Future and conditional statements
In the previous lesson, we learned that future or conditional commitments cannot be regarded as "strong signals" when interviewing customers. Statements like the following are not enough to conclude the interviewee is genuinely interested:
"I would definitely buy this."
"Let me know when this is available."
"I could definitely see this product saving us a lot of money."
The problem with a statement like "I would definitely buy this," is that it is a future or conditional statement. It is possible that the interviewee wants to be polite and mirror your enthusiasm by offering positive feedback, but it doesn't mean that they are ready to buy or use the product right now.
Compliments and feature suggestions
Before we discuss the four signals that you can actually take as a foolproof sign of genuine customer interest and willingness to buy, let's consider two other ways that an interviewer may be encouraged by an interview: compliments and feature suggestions.
Compliments in an interview should make you feel uncomfortable. Your goal is to understand the interviewees, their problems and the outcomes they care about (their "jobs-to-be-done" if you will). Receiving compliments could mean you are pitching your solution more than investigating the problem.
It seems counterintuitive to disregard a complimentary interview because the interviewee doesn't have a problem. And yet, that's exactly what you should do. Remember, you'll know if they have a concern by asking them about their perception of the problem, what they did last time it happened, and what solving the problem would enable them to do.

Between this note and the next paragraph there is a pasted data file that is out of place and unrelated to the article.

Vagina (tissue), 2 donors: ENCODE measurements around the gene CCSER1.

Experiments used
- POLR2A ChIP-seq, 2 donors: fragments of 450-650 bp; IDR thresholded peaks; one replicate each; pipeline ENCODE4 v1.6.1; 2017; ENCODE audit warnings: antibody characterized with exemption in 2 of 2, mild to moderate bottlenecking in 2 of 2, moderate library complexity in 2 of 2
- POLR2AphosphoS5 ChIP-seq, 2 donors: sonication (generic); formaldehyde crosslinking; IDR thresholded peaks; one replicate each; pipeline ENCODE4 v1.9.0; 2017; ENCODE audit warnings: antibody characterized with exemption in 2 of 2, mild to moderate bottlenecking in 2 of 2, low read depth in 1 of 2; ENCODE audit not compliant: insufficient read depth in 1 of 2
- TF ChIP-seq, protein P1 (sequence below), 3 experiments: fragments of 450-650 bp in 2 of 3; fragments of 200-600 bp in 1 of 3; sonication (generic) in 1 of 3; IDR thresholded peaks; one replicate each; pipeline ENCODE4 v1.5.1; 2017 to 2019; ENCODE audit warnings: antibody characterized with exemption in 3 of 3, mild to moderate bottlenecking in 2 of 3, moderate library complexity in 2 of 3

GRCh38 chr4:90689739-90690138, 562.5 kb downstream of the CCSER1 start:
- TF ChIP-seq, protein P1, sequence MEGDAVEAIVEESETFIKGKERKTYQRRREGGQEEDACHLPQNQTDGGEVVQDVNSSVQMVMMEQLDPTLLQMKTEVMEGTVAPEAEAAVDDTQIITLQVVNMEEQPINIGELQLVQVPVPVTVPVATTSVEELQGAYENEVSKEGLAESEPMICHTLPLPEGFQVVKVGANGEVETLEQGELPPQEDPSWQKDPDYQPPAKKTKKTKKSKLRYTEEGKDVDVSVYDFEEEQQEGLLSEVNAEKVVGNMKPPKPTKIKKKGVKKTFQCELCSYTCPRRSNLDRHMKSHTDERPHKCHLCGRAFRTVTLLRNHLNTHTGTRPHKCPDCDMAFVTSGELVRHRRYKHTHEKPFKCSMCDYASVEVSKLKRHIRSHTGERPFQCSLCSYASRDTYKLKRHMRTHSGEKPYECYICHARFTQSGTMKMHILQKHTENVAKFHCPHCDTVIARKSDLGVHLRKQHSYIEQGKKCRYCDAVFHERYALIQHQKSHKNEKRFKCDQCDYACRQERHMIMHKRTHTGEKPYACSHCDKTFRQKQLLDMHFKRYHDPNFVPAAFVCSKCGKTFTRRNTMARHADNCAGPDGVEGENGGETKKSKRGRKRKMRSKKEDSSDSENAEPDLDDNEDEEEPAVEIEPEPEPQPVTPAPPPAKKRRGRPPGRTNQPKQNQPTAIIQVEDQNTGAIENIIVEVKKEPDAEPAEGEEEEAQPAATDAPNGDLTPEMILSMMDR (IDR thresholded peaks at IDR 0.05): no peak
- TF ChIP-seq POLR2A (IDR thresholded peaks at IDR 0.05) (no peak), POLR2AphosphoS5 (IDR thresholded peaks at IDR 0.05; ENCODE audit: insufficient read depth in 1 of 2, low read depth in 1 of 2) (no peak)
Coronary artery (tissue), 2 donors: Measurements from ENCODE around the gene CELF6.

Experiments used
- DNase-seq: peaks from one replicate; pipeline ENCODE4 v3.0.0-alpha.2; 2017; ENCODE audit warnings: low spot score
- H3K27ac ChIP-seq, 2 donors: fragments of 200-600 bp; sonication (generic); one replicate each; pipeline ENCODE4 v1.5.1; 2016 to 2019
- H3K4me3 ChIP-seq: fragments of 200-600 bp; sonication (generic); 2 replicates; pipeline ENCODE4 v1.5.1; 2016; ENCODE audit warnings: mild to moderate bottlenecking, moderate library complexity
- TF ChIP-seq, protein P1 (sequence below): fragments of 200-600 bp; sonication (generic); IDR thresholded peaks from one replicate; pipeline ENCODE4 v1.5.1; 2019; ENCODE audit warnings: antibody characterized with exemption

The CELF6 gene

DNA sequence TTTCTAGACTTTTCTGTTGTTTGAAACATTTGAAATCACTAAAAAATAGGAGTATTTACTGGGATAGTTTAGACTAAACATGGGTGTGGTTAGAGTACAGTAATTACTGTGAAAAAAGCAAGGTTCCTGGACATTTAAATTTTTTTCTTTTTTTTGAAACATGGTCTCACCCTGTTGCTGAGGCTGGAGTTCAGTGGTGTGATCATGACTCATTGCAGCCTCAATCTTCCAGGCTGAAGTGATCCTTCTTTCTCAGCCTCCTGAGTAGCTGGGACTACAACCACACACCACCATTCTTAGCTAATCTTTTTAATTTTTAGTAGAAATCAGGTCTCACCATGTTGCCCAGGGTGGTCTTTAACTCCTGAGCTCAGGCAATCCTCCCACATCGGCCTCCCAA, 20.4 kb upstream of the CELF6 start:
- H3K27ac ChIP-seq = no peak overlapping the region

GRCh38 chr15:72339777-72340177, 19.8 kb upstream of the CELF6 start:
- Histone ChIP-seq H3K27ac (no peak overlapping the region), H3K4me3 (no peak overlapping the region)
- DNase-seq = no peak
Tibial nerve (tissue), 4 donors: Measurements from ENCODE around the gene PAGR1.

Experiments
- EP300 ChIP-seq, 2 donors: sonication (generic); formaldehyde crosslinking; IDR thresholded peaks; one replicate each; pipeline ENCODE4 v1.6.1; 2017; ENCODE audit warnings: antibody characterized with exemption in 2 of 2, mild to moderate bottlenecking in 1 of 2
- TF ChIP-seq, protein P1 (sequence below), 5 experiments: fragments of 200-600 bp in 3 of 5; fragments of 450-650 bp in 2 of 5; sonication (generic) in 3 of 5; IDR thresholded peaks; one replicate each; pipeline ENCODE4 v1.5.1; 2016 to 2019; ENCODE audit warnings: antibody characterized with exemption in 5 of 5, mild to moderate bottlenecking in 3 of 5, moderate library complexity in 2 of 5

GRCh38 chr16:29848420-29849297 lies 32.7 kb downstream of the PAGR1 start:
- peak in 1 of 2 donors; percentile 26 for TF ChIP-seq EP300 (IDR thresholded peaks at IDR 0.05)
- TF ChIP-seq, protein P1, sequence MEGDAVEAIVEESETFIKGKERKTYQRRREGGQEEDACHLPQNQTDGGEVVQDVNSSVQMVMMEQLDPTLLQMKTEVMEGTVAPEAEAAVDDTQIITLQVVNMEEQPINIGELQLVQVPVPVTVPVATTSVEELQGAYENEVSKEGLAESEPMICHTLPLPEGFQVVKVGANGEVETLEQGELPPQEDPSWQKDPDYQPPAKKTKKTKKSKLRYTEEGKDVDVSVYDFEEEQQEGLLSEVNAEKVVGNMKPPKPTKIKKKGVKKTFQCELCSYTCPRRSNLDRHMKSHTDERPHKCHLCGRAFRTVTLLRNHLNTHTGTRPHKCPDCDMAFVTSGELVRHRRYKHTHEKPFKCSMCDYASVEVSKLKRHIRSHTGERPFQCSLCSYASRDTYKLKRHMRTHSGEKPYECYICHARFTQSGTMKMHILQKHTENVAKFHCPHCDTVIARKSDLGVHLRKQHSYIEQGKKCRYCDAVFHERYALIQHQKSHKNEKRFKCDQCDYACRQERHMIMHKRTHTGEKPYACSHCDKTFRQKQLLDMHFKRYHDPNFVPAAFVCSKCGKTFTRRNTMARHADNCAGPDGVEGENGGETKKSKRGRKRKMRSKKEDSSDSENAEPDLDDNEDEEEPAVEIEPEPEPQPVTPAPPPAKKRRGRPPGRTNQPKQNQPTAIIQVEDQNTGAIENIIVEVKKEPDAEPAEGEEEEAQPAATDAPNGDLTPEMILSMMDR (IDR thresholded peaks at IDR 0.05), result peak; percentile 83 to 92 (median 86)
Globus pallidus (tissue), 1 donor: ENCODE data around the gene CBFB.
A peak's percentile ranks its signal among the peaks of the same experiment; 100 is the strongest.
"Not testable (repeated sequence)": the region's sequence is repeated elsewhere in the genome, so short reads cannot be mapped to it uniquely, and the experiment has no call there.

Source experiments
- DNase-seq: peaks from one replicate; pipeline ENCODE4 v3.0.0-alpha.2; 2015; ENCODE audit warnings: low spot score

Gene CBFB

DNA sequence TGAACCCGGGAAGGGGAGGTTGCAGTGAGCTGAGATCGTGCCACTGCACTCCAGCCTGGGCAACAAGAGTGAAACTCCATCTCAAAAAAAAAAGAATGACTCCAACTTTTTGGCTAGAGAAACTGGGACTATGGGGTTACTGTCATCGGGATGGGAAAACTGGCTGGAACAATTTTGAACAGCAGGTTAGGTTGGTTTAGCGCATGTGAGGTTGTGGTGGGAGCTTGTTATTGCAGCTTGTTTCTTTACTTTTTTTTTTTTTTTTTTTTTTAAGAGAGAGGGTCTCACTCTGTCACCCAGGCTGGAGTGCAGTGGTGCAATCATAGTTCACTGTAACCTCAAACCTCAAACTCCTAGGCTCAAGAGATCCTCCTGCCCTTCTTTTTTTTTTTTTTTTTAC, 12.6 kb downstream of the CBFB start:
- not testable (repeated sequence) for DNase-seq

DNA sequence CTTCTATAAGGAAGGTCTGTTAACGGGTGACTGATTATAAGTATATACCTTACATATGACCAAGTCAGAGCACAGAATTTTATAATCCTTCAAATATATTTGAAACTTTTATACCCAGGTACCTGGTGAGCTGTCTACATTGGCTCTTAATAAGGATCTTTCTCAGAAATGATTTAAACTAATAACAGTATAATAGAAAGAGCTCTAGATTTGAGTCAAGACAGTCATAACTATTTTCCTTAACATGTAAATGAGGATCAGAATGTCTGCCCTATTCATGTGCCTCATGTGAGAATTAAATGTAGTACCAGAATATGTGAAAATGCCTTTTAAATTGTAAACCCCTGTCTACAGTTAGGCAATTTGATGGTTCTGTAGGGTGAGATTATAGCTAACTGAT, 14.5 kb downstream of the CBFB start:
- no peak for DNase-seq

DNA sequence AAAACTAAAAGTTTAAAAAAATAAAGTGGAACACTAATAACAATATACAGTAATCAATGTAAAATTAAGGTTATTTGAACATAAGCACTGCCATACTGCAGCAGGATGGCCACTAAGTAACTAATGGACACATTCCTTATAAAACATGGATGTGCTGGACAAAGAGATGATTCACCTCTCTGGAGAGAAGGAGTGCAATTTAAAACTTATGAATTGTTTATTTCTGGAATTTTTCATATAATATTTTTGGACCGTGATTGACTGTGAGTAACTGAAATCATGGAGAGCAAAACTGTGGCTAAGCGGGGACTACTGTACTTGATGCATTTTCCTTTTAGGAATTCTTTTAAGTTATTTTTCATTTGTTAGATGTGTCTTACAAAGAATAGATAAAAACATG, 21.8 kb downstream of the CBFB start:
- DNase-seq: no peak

Feature suggestions are similarly deceptive. It's common to hear from an interviewee something like "It would be great to be able to download this in Excel format!" or similar. A great question at this stage is to ask them what an Excel download would enable them to do. Digging deeper is appropriate here.
However, whichever answers you get, consider them as brainstorming ideas. After all, you did ask to chat about a potential problem and how they feel about it. It's natural that they would discuss solutions and think of ideas. It is also probable that the interviewee would like to come across as being intelligent and someone who can be a creative problem solver. You shouldn't interpret feature suggestions to mean that the interviewee is interested or that you must build the suggested feature.
Our default position is that either through politeness or trying to brainstorm or appear intelligent, interviewees are often lying to us (for good reasons!). So let's have a look at four signals/currencies that you can trust when doing interviews.
The four signals (currencies) you can trust
Here are the four signals that you can trust as proof the interviewee is a genuine potential customer and one whose feedback is of vital importance.
Letters of intent
Your goal in interviewing customers is to find which ones have a problem they really care about and what a solution might look like. If you are interviewing people who have a problem, but it's not causing much pain (or they have a fix they are happy with), then those are not going to be the early adopters of your solution.